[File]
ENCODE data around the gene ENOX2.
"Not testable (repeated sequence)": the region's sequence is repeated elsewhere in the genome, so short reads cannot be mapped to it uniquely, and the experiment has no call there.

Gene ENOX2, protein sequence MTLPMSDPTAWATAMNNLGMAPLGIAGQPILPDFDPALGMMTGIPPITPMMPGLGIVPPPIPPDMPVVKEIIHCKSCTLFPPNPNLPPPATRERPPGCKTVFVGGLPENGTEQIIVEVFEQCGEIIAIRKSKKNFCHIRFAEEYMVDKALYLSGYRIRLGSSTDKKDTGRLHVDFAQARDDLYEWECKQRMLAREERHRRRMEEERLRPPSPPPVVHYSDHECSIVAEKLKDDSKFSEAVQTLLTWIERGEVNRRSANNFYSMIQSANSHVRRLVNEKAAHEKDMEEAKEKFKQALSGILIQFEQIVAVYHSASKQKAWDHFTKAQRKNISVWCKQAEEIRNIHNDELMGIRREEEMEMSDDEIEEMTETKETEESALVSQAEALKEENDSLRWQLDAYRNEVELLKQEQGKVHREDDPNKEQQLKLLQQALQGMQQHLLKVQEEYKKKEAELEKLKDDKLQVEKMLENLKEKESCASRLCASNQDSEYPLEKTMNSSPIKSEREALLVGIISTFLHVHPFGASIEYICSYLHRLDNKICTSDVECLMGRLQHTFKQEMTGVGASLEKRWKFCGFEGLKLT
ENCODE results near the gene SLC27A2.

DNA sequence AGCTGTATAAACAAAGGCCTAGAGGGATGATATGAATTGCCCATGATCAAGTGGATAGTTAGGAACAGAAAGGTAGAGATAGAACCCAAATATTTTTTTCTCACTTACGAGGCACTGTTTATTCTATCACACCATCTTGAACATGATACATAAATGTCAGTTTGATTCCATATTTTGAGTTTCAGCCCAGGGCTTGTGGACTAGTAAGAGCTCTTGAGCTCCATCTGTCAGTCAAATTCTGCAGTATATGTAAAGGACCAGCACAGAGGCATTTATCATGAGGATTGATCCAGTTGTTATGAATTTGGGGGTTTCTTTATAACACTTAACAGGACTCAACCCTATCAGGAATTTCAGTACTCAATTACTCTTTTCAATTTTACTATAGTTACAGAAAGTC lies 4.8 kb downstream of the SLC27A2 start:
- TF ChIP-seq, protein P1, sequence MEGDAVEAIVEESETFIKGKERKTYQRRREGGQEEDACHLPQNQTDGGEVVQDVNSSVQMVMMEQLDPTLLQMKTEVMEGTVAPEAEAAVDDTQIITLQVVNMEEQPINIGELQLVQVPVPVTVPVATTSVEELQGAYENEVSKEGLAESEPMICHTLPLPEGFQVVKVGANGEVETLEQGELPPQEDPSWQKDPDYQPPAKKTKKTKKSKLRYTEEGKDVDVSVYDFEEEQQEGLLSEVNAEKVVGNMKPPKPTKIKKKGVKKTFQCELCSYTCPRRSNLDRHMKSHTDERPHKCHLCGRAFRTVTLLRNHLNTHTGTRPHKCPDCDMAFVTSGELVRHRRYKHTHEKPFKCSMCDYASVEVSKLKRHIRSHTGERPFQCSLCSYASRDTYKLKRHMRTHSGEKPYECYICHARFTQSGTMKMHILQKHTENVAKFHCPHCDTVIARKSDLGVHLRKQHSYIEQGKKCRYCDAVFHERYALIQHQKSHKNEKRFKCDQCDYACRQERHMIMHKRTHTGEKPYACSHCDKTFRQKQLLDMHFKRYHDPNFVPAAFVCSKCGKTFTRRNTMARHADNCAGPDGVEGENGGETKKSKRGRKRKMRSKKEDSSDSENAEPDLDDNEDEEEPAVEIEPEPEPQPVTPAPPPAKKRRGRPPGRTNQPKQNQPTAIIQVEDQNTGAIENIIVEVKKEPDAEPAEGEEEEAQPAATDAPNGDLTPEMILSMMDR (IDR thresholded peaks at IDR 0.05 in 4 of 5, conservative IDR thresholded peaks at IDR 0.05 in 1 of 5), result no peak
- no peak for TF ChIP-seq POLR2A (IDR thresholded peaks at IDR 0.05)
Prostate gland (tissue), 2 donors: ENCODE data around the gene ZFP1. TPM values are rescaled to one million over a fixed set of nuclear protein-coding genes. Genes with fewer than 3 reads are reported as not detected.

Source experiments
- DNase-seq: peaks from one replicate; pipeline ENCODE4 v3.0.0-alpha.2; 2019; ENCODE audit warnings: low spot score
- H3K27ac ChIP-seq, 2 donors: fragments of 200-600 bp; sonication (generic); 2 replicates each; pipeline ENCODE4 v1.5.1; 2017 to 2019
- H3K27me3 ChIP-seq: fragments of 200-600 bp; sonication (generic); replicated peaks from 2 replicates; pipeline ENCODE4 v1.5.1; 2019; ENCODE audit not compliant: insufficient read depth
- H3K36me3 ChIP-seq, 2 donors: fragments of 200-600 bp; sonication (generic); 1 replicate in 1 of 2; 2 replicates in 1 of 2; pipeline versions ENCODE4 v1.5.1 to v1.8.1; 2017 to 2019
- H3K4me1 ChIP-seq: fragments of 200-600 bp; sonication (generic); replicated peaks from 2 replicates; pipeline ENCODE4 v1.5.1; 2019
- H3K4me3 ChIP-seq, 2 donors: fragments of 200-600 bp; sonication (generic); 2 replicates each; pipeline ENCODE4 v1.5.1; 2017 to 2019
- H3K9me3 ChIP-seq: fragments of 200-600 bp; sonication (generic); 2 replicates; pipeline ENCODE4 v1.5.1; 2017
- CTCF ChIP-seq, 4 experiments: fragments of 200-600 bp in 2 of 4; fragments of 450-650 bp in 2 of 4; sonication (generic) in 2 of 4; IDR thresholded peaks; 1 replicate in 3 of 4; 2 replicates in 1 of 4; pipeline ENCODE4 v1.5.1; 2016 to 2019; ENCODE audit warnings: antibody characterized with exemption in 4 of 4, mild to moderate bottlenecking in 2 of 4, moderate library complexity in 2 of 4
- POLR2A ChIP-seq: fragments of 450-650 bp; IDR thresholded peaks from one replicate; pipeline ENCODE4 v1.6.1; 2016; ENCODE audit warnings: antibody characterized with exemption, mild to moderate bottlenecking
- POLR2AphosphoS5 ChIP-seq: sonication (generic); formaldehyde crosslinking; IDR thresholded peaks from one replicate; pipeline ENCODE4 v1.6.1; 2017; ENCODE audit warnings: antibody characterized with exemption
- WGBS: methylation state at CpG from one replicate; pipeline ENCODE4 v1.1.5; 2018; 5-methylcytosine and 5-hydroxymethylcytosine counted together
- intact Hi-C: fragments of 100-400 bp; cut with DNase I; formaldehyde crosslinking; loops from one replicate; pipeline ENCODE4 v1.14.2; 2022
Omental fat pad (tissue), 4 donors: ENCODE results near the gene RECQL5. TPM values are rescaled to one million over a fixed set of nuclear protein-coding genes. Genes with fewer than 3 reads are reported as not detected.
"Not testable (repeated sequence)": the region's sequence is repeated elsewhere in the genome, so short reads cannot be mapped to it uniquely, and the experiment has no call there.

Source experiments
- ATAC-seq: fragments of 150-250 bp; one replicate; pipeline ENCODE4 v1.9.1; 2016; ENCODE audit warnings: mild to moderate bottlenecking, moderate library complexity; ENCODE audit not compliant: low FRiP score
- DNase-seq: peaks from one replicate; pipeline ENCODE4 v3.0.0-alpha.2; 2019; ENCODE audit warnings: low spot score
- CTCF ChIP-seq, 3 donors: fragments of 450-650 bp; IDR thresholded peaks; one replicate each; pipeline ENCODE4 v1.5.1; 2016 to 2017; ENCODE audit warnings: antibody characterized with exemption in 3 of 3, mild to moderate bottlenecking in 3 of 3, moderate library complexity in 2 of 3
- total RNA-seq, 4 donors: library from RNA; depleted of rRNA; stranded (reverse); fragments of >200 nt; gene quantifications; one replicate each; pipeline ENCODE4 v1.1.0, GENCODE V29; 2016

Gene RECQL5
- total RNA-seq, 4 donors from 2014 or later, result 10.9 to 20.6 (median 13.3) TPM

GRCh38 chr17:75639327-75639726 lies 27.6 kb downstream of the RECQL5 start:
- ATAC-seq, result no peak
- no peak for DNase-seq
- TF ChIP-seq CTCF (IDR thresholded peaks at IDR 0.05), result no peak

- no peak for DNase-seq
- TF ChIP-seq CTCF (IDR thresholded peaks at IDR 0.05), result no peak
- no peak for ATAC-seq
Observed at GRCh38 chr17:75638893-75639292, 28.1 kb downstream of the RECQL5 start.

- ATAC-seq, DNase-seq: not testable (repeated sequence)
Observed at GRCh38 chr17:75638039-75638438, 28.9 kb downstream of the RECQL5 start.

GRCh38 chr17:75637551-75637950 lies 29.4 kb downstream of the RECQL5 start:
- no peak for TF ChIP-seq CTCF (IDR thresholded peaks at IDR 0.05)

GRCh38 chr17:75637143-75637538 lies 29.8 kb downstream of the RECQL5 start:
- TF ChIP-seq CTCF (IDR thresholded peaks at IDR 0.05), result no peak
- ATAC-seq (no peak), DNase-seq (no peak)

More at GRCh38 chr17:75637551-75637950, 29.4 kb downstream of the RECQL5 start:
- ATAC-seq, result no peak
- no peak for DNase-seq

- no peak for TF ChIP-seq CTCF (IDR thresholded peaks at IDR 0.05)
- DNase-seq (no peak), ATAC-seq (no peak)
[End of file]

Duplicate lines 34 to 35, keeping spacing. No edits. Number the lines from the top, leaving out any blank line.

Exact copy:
- TF ChIP-seq CTCF (IDR thresholded peaks at IDR 0.05), result no peak

- no peak for DNase-seq